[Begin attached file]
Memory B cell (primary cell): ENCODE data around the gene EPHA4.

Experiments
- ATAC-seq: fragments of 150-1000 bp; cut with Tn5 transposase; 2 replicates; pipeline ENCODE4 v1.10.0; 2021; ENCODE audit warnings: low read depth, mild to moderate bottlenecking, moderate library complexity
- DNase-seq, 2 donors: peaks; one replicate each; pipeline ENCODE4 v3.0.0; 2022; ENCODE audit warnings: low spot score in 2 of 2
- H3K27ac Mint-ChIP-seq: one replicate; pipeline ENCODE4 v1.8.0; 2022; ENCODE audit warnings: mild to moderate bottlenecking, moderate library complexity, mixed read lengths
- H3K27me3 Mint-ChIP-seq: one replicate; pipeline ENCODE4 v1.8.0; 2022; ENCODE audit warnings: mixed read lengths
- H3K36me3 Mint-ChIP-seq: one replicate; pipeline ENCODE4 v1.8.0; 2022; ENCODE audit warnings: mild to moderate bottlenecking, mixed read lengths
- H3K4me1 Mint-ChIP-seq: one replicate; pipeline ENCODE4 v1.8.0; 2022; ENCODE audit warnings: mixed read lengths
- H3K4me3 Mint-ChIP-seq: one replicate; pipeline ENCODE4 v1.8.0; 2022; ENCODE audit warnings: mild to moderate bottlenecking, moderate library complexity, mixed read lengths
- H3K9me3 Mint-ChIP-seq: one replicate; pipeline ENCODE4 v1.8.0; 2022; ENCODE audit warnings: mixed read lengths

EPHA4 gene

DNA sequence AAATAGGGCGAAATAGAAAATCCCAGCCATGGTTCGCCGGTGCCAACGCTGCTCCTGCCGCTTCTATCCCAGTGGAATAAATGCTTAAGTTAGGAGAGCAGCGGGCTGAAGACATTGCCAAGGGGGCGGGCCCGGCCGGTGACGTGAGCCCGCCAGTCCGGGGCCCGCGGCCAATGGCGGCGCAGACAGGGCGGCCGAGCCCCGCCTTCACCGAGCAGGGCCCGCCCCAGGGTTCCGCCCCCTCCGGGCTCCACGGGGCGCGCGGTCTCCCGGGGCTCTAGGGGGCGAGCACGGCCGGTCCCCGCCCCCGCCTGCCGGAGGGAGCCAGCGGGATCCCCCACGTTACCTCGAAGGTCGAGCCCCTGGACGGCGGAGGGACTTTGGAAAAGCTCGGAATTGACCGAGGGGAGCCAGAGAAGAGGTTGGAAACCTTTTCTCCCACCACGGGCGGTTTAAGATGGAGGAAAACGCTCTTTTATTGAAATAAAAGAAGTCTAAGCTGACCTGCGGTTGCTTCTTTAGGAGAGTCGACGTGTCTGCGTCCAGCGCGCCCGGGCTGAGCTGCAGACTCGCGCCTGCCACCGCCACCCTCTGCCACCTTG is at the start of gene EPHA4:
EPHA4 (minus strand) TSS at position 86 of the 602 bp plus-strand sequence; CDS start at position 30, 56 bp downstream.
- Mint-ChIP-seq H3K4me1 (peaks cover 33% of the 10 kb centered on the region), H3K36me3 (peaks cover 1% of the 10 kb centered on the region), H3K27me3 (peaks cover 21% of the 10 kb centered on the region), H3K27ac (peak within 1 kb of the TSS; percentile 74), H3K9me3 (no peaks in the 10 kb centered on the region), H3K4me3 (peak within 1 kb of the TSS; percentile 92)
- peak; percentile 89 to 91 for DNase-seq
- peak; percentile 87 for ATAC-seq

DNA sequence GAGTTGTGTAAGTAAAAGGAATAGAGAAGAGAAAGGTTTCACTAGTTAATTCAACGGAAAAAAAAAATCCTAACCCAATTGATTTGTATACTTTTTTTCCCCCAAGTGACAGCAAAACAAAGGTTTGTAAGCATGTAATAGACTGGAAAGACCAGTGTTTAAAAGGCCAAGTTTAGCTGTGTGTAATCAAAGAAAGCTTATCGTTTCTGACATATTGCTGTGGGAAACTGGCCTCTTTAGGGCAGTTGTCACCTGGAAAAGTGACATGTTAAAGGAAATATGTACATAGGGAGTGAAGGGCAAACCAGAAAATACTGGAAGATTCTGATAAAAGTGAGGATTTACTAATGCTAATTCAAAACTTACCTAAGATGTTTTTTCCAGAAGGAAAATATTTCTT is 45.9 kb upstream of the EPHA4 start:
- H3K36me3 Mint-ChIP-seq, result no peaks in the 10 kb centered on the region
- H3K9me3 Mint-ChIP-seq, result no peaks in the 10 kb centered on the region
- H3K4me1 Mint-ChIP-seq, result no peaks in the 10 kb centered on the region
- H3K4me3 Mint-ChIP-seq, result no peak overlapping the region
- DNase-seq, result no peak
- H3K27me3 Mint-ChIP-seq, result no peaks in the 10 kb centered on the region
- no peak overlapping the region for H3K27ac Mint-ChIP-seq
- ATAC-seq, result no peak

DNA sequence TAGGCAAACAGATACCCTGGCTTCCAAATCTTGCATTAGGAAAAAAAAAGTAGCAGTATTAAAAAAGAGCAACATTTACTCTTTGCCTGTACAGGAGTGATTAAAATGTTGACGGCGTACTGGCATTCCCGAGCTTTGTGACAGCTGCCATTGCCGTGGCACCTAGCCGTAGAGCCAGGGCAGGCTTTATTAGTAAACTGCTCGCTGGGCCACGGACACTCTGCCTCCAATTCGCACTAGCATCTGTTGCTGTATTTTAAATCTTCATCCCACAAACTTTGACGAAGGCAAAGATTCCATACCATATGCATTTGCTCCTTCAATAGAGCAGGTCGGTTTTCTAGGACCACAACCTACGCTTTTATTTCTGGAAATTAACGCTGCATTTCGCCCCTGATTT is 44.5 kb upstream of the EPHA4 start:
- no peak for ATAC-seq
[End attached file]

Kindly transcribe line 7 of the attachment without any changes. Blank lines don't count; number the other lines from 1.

- H3K36me3 Mint-ChIP-seq: one replicate; pipeline ENCODE4 v1.8.0; 2022; ENCODE audit warnings: mild to moderate bottlenecking, mixed read lengths